• “Intrigued by the stories of two inspiring “grand ladies” who loved life, Rebecca Spencer has collected a group of songs old and new on her new album, Fair Warning. With the underlying theme of living life fully, with familiar tunes woven through instrumentally, this album, too, has the feel of a song cycle. In her liner notes, Rebecca says what is attempted is “a tapestry of music with contemporary art song interpretations.” The tapestry she has created works like a strongly reflective story, with a beginning, a middle and an end. The first vocal is “The Girl Who Used to Be Me,” the powerful song by Marvin Hamlisch with Marilyn & Alan Bergman written for the film version of Shirley Valentine. Despite being nominated for an Academy Award for Best Song, I don’t know anyone who’s recorded this excellent lament besides its originator, Patti Austin. Speaking of Oscar’s favorite tunes, a Best Song winner, “You Must Love Me” (added to the score of Evita for film) is here, too, benefitting from the velvety Spencer treatment.

    But the very first thing we hear are the instrumental strains of the old Shaker hymn (“Simple Gifts”) setting the tone. Midway, there’s another religious moment and the album ends with a vocalise version of “A Prayer” by Vangelis. The cello playing throughout the album holds everything together and is a beautiful asset and anchor. The ethereal beauty plus power will come as no surprise if you’re familiar with Rebecca from her work on cast albums or her first solo CD, the delightful Wide Awake and Dreaming. You’ll know she’s a soprano with range and power. She takes chances and has a taste for the unusual and the traditional. Working again with versatile pianist/ musical director Philip Fortenberry, the elegant pair mix the very well-known (here, “Summertime” and “Stardust”) with the unexpected. There are four premieres, all with music by Keith Thompson who also did the cello orchestrations. One is a setting for the words of the late Virginia Scott, a professor who was one of the women whose life was part of the CD’s inspiration. With Thompson’s music and lyrics, “Eat, Drink and Be Mary” is the recording’s change-of-pace number. It’s a rousing carpe diem campy piece with fun rhymes and a cute salute to “Nowadays” from Chicago. This number is a party all by itself. “Something in Red” by Angela Kaset is another brash and bright selection; others are quite serious and fervent.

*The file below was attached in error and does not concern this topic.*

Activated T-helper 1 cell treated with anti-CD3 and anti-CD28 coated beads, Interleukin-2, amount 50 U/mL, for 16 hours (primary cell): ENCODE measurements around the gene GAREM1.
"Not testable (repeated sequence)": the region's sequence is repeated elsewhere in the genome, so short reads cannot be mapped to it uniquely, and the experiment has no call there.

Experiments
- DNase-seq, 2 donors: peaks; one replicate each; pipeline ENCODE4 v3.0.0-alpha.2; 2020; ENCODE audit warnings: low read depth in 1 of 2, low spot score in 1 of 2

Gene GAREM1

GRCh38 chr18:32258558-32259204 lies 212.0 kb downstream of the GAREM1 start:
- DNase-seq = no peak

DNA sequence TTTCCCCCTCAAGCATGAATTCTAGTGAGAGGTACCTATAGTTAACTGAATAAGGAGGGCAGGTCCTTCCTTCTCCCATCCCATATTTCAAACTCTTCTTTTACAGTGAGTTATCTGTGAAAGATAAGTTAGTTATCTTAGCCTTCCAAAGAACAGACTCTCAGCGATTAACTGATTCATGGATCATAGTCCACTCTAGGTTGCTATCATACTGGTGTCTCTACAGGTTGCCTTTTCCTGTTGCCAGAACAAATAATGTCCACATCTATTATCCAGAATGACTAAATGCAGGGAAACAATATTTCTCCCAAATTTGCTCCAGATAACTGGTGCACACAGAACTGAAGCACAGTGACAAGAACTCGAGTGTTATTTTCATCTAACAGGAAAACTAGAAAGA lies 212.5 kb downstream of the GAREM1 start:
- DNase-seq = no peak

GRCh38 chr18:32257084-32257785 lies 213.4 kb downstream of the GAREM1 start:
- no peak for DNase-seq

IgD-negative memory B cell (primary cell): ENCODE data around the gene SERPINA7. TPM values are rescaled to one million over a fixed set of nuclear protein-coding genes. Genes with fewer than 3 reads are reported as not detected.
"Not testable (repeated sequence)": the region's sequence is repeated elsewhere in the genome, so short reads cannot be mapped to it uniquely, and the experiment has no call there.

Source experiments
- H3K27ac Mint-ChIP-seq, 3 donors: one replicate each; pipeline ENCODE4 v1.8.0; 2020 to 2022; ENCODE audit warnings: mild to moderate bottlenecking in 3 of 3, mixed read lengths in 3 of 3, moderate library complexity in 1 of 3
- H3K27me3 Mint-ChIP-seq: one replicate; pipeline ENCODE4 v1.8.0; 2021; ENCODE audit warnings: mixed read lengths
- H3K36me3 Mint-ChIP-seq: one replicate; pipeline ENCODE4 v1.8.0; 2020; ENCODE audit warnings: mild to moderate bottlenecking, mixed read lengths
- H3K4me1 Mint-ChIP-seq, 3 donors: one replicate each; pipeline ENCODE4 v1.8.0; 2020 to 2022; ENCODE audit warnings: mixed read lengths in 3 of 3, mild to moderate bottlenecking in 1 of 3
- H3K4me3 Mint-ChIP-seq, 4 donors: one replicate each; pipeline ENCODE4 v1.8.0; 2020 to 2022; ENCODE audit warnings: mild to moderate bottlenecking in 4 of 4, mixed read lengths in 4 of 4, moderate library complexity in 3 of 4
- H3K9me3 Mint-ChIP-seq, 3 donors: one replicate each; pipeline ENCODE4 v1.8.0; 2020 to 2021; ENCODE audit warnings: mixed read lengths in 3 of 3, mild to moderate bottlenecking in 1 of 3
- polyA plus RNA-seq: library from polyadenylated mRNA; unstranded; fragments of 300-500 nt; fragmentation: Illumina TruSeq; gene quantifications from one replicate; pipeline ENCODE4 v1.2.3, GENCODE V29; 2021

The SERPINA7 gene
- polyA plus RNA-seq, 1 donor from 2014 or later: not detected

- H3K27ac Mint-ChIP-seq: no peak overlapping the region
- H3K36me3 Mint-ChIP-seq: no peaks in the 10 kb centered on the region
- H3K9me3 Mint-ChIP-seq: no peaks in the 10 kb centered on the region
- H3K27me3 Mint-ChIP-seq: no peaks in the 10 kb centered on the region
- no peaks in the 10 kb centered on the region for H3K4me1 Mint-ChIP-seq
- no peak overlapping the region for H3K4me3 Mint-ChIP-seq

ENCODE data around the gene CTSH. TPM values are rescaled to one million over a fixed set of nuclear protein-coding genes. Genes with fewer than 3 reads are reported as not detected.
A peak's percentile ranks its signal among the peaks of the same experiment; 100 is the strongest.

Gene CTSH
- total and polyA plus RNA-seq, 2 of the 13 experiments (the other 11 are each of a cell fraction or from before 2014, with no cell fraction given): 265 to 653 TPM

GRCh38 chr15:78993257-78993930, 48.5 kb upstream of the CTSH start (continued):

If “legit” soprano singing and a serious look at what life is about are not to your taste, this might not be the CD you’ll rush to buy. Much of it requires a willingness to reflect, not just be diverted. The rich recital succeeds in delivering its message of embracing and appreciating the important things in life. This album, which the artist’s liner notes prominently states is “dedicated to the human spirit,” is not a project tossed off casually. Formal? Certainly. Earnest? Quite. And also quite moving.

    In celebration of this release, Rebecca Spencer will be at Tower Records on Broadway at 66th Street on Wednesday, April 5 at 6 p.m. On April 6 and 7, she’s at Don’t Tell Mama to celebrate and sing. Then, she’s off to Las Vegas to play Madame Giry in Phantom of the Opera.”

    — Rob Lester, TALKIN’ BROADWAY – March 2006

Leave a review


Rebecca created the role of Madame Giry in the new $35 million production of Phantom - The Las Vegas Spectacular, under the direction of Harold Prince. Her acclaimed performances at the Venetian Hotel and Casino continued for over two years.…